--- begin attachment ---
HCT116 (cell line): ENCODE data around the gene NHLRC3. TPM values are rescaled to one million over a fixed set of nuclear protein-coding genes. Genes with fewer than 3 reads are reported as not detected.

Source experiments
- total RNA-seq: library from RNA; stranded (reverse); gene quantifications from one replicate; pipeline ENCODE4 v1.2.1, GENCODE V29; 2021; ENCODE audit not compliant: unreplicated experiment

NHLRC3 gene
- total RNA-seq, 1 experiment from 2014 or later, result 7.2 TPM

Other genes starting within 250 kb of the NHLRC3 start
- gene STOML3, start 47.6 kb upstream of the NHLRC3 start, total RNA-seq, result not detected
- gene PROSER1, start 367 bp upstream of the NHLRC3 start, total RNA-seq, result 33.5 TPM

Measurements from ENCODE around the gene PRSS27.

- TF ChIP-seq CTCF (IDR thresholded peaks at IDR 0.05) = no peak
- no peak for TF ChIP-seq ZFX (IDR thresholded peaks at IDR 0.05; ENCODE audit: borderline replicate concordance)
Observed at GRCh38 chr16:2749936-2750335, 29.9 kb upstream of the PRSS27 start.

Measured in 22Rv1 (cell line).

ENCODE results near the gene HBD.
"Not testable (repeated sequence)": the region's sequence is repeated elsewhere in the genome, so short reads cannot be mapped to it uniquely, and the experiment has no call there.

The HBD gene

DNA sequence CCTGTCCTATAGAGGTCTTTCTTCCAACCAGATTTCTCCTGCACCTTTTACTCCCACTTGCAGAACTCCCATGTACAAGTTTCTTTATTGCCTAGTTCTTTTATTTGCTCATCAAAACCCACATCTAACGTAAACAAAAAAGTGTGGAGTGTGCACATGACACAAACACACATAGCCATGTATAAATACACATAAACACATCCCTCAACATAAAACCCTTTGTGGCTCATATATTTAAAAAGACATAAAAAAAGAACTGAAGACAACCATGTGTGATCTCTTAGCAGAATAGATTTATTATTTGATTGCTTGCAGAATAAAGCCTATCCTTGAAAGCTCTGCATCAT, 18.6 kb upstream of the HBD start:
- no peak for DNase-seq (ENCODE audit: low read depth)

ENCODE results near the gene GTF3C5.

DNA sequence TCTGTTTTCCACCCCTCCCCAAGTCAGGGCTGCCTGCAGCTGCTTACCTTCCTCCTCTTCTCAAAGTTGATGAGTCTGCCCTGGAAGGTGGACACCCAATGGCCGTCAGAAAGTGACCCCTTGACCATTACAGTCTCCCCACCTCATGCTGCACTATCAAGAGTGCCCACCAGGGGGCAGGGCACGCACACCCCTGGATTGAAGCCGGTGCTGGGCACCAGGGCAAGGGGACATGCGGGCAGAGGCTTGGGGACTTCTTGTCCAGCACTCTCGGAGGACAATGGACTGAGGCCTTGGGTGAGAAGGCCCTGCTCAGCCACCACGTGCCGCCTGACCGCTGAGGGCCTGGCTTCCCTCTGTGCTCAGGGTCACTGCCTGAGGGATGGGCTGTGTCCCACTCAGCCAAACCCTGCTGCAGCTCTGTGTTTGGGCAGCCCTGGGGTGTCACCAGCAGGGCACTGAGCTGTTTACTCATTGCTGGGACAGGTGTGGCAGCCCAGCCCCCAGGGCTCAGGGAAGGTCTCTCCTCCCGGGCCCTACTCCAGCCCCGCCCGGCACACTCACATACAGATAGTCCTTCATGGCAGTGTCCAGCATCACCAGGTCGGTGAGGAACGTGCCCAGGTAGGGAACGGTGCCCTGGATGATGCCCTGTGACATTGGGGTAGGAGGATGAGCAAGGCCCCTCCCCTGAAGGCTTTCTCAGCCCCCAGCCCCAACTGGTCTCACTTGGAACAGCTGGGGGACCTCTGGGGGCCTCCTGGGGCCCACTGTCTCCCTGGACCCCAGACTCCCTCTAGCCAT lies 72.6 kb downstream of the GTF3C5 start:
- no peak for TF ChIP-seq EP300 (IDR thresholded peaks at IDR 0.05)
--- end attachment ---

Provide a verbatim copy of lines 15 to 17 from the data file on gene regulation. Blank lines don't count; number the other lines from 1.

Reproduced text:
"Not testable (repeated sequence)": the region's sequence is repeated elsewhere in the genome, so short reads cannot be mapped to it uniquely, and the experiment has no call there.

The HBD gene

DNA sequence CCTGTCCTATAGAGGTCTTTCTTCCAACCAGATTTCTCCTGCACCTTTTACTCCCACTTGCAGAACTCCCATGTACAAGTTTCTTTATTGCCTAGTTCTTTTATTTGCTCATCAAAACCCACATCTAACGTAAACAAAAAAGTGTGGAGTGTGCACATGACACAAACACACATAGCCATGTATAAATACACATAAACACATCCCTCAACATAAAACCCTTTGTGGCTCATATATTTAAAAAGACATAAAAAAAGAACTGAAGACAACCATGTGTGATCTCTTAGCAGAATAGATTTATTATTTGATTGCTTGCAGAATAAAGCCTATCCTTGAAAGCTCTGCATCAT, 18.6 kb upstream of the HBD start: